Milarepa’s ‘Song to the Hunter’ and the living ‘ear-whispered’ lineage of Chira Kagyu in Nepal

It is a pleasure and honour to share the first published English-language quotes and photos from Dharma friend, and living lineage holder of the Chira Kagyu lineage, the 37th Chira Kagyu Choge Chiba (38 years old, born in Tibetan Dog-Water Year)  whose father is the 36th Chira Kagyu Choge Chiba (70 years ago in 1951 in the Tibetan Rabbit Year of Metal and passed away in 2012 in the Tibetan Dragon year of Water), a lineage that comes directly from one of the eight heart disciples of Milarepa, the hunter, Chira. Also, as part of this post, and an effort to preserve and promote this little-known lineage, I have done a new translation of Milarepa’s song to the hunter, Chira, combined with the Tibetan (and phonetics), see below.

When I first made friends with the 37th Chira over one year ago,  due to his interest in my website and work on Kalacakra, I had no idea that such a lineage existed and was alive and well. It was only recently this month,  I discovered that he holds this lineage when he asked me to put into phonetics the Tibetan songs that Milarepa sang to his ancestor. A sign of his humility and realisation no doubt. There is a mis-perception in Tibetan Buddhist circles that the main lineage holders are Tibetans, however the Nepali Buddhist lineages of Vajrayana are still maintained in many parts of Nepal to this day.

The eight lineages of Milarepa

According to sources, there were eight chief disciples of the famous 11th century wandering Yogi Milarepa:- 1. Je Gampopa (Dagpo Rinpoche) 2. Rechung Dorje Tagpa of Gungthang 3. Ngan Dzon Tonpa of Chim Lung 4. Shiwa Wod Repa of Gyal-tom-mad 5. Seban Repa of Dota 6. Chirawa Gonpo of Nyesang 7. Bri-Gom Repa of Mus & 8. Sangye Kyap Repa of Ragma. Chira means ‘hunter’. According to the 37th Chira:

Among these eight lineages, the Dagpo lineage (with all its branches and sub-branches) is the only one that we see in modern times. Of course, people also hear about the survival of Rechungpa lineage (not just inside the Drukpa lineage but outside of it), and somehow its survival makes a case that other lineages too might have survived in one form or the other, but as none of them are public, we do not know much, if anything, about them.  However, I know of the Chira Kagyu lineage because I myself belong to this lineage. No matter how small scale it is being passed down from one to one, as an ear whispered lineage (in fact Kagyu actually means an ear whispered tradition), this Chira Kagyu lineage does exist.

The Chira Kagyu lineage – An oral ‘ear-whispered’ lineage
Milarepa with some of his disciples. Chira the Hunter is bottom left (red with a bow)
Chira’s bow at the cave in Nyeshang

According to the 37th Chira:

In the 11th century, Milarepa meditated for quite a time in Nyeshang (Manang, Nepal). We do not exactly know for how long he meditated there, but generally, it is said that he stayed there for six years. It was here that my 37th forefather Chirawa met Milarepa in the cave where the bow on the cliff still seen there is believed to be the Bow of Chirawa. The legends of Milarepa are still heard and told again and again. Regarding pre-Chirawa history, we know that from Mustang, two Clans had moved to Manang, one in Nar and another in Nyesang. Those who went to Nar were the Lama clans and the one who went to Nyesang and settled there were Konme (Gonpo/Ghonde/Ghotane) clans. Chirawa Gonpo (Chira Ba Konme) is a descendent of Konme clans. He (Chira Ba Konme) was a chieftain and a master hunter of Nyeshang (Manang). Before he met Milarepa, his was a family of Bon followers which is also one of the reasons why he showed no respect to Milarepa when he first encountered him. After the meeting, his life was completely transferred and he became one of the chief disciples of Milarepa. Descendent of Chira-Ba moved to Kohla-Sonthar (in between the Lamjung and Kaski). After the downfall of Kohla-Sonthar in 15th century, the descendent of Chiraba moved to Kapur village in Lamjung and then to Sikles in Kaski. They didn’t stay much in Sikles but migrated further down into Dhanubas. The 28th lineage holder of Chiraba clan Choge (Lord of Dharma) Chiba (Head) Dhanu Gurung like Chira-Ba became very famous as a master-archer and there are legends about him as a master archer who could split a thin thread by hitting the arrow back by only looking out in the mirror. As a request from the King of Kaski, Dhanu Gurung moved to a village near Kaski. From there my father who was 36th Chira-Kagyu Choge Chiba moved to the Pokhara city and it was there I was born and grew up. As it is a hereditary lineage, my eldest brother was actually a sole heir to the lineage but he died young and my other two elder brothers didn’t put interest in Dharma so my father transmitted the lineage to me, the youngest child. This is how I hold the lineage.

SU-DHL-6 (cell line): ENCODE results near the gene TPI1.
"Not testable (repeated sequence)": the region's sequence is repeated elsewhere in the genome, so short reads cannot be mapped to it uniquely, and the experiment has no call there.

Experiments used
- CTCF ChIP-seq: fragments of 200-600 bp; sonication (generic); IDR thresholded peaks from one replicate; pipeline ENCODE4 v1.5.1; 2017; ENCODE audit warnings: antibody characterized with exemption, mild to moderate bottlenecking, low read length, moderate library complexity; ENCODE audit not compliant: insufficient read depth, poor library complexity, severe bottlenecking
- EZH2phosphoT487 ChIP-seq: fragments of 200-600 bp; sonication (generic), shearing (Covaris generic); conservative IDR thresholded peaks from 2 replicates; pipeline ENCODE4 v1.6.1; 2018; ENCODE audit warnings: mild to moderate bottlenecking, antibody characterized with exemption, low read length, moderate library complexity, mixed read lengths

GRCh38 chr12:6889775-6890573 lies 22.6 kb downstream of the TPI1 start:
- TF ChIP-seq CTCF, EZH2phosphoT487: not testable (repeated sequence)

It was at the age of 10,11 and 12 that I received the teachings of Naropa’s Satdharma (Six Yogas of Naropa: na ro chos drug) especially the Chandali Yoga from my father but I didn’t receive Mahamudra until 2012. He gave Mahamudra teachings only before he passed away in 2012. This is mainly an oral-lineage. In fact , in Gurungs, to this day, even the Pye (sacred oral-texts) have survived orally and they are chanted by memory, though now many have started to write down the pye. Even the Buddha’s teaching, was transmitted orally for 300 years before it was written down. Hence, just because it was written down at a later time, doesn’t mean it was not from an earlier time, it simply means they were orally transmitted before; and that is the case here with the oral-lineage. Due to certain conditions we couldn’t cremate my father immediately and he stayed in ‘thugdam’ for 35 days, even though he was an ordinary man.

The ‘ear whispered’ tradition is still practised in Nepal by the Buddhists like Newah (Newar) and Gurungs but it is more practised by the Hindus. But even the Nepali Bonpos, including Gurung Bonpos they do practice this ear-whisper practice. Other groups too do this kind of practice, after all, it is one of the very old traditions. We know, in tantra,  secrecy is of utmost importance and hence tantra teachings and practice are secretly guarded, only whispered from mouth to ear, one to one, lest others hear it. Called in Nepali as “Kaan-Phuknu” it is a practice of giving Diksha i.e. initiating into the secret practice and lineage.
Regarding Kagyu, by its very word “kagyu” it means the ‘ear whispered’ one, so all the Kagyu lineages can call themselves ‘ear whispered’ but the question is have they maintained the practice of ear whisper or not? Most of them have not (I mean literally). The moment you give empowerments and teachings in programs in a group/public (maybe for a good cause for the benefit of all) it literally shows it has deviated from the ear whispered practice. The Chira Kagyu Lineage has preserved this ear whisper tradition as it is. Of course, the Dagpo Kagyu has preserved all those profound teachings and practices and their contribution does not just remain for a single school of Kagyu but has immensely benefited the whole Buddha Dharma too. I too am immensely grateful to that lineage for that, but it is also true that the Dagpo lineage did not solely come from Milarepa because his profound student Gampopa syncretised it from both Atisha and Milarepa.